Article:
4. The Memoirs indicate that a new road from Ballymena to Larne is being cut, and this is giving labourers in the area employment. Can I find out any more about this road?
5. At the end of the Memoir, there’s a big description of the schools in the parish. One is newly built because, it says, the ‘orthodox’ Presbyterians had a falling out with the ‘Unitarians’ because the latter didn’t like it that the school was opened and closed with singing and prayers. What were the denominational relationships like in the parish?
6. There’s a ton on farming and agricultural practices here, including farm size, rents, the status of labourers and cottiers and bog rights. To what extent were all these typical for other parishes in the area? Can any of these farms and families be traced in Griffith’s Valuation?
7. A number of family names are mentioned. Are any of these families still around in the 1901/1911 census?
8. What was life like in Kilwaughter if you were poor? The Memoirs convey an impression of a parish which is, for the most part, ‘comfortable’. The majority people are reported as living on farms of reasonable size, wearing decent clothes and using a range of tools and implements. However, there are signs of poverty. One reporter claims there are only 12 ‘native’ paupers in the parish, although many more strangers and drifters occupy the boggy and mountainous ground. Another points out that the Catholic population, clustered in Mullaghsandall, is mostly very poor and only survive by being able to sell turf in Larne or working as day labourers. In 1834, the only provision for the poor was a small bequest from the Agnew family and an annual ‘dole’ from the Anglican minister amounting to little more than £5. But how did the Famine affect this area? And what about the Poor Law? From 1838, paupers in Kilwaughter would be able to walk to Larne and get relief from the workhouse there. How many did so?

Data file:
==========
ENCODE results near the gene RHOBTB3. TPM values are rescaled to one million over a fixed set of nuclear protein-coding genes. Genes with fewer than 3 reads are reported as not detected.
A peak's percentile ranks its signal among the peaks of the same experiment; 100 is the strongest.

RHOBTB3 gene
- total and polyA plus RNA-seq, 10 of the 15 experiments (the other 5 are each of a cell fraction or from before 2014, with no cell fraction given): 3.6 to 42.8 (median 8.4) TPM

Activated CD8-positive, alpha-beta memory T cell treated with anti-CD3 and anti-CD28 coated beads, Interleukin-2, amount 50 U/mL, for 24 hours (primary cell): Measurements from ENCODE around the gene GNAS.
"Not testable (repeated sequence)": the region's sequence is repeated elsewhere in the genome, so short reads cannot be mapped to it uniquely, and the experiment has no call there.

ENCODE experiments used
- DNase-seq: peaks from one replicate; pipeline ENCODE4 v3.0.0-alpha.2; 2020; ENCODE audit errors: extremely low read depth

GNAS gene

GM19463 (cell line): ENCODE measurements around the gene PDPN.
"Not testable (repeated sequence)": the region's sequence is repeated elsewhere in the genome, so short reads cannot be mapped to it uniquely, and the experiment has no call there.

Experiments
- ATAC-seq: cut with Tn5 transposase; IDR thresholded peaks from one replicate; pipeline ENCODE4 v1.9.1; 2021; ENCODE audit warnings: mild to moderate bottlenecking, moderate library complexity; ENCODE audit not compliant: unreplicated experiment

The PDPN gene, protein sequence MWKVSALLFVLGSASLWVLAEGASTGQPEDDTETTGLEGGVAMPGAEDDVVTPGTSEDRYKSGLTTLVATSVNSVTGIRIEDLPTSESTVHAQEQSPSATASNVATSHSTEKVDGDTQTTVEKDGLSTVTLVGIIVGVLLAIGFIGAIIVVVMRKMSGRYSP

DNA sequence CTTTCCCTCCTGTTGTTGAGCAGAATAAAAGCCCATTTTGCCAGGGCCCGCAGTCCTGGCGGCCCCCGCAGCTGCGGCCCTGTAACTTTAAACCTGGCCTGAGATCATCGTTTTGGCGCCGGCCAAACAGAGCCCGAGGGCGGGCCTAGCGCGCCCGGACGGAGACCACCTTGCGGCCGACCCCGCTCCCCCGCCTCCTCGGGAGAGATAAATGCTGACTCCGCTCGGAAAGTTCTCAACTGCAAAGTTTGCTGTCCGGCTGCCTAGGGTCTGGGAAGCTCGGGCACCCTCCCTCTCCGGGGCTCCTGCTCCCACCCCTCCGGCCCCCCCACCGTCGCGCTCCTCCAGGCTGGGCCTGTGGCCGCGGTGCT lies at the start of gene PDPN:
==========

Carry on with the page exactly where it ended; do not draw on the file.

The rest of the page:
Source: Angelique Day and Patrick McWilliams (eds), Ordnance Survey Memoirs of Ireland: Parishes of Country Antrim III 1833, 1835, 1839-40, vol. 10 (Belfast: Institute of Irish Studies with the Royal Irish Academy, 1991), pp 106-22.